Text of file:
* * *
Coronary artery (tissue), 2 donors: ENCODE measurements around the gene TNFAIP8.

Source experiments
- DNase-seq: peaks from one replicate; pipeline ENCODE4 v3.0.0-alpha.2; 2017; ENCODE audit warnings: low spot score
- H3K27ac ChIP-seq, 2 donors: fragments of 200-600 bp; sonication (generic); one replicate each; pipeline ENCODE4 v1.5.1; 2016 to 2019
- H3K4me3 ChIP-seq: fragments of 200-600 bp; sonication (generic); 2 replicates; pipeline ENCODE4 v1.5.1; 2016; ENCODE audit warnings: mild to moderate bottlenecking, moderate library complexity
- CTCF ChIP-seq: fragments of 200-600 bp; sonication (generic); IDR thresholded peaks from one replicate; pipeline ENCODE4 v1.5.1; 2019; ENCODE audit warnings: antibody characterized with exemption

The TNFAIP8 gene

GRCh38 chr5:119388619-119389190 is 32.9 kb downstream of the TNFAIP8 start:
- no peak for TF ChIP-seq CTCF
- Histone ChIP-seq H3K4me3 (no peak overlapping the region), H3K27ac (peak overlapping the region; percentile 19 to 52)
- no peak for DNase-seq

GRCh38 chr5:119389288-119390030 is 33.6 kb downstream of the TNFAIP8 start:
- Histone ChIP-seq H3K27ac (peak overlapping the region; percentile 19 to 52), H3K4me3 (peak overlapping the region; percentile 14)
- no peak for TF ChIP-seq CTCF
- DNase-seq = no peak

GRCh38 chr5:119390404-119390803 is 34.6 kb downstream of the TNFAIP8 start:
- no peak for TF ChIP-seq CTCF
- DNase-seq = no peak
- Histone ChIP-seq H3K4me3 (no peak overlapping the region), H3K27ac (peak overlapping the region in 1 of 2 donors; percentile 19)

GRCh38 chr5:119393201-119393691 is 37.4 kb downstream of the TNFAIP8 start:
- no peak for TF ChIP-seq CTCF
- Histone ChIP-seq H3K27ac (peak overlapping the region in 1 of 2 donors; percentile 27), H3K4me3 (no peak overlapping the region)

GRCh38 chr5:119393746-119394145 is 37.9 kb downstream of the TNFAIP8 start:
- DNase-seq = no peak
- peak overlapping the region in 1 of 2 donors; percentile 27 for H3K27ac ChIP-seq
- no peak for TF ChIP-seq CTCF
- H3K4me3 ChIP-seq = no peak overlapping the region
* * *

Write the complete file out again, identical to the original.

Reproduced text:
Coronary artery (tissue), 2 donors: ENCODE measurements around the gene TNFAIP8.

Source experiments
- DNase-seq: peaks from one replicate; pipeline ENCODE4 v3.0.0-alpha.2; 2017; ENCODE audit warnings: low spot score
- H3K27ac ChIP-seq, 2 donors: fragments of 200-600 bp; sonication (generic); one replicate each; pipeline ENCODE4 v1.5.1; 2016 to 2019
- H3K4me3 ChIP-seq: fragments of 200-600 bp; sonication (generic); 2 replicates; pipeline ENCODE4 v1.5.1; 2016; ENCODE audit warnings: mild to moderate bottlenecking, moderate library complexity
- CTCF ChIP-seq: fragments of 200-600 bp; sonication (generic); IDR thresholded peaks from one replicate; pipeline ENCODE4 v1.5.1; 2019; ENCODE audit warnings: antibody characterized with exemption

The TNFAIP8 gene

GRCh38 chr5:119388619-119389190 is 32.9 kb downstream of the TNFAIP8 start:
- no peak for TF ChIP-seq CTCF
- Histone ChIP-seq H3K4me3 (no peak overlapping the region), H3K27ac (peak overlapping the region; percentile 19 to 52)
- no peak for DNase-seq

GRCh38 chr5:119389288-119390030 is 33.6 kb downstream of the TNFAIP8 start:
- Histone ChIP-seq H3K27ac (peak overlapping the region; percentile 19 to 52), H3K4me3 (peak overlapping the region; percentile 14)
- no peak for TF ChIP-seq CTCF
- DNase-seq = no peak

GRCh38 chr5:119390404-119390803 is 34.6 kb downstream of the TNFAIP8 start:
- no peak for TF ChIP-seq CTCF
- DNase-seq = no peak
- Histone ChIP-seq H3K4me3 (no peak overlapping the region), H3K27ac (peak overlapping the region in 1 of 2 donors; percentile 19)

GRCh38 chr5:119393201-119393691 is 37.4 kb downstream of the TNFAIP8 start:
- no peak for TF ChIP-seq CTCF
- Histone ChIP-seq H3K27ac (peak overlapping the region in 1 of 2 donors; percentile 27), H3K4me3 (no peak overlapping the region)

GRCh38 chr5:119393746-119394145 is 37.9 kb downstream of the TNFAIP8 start:
- DNase-seq = no peak
- peak overlapping the region in 1 of 2 donors; percentile 27 for H3K27ac ChIP-seq
- no peak for TF ChIP-seq CTCF
- H3K4me3 ChIP-seq = no peak overlapping the region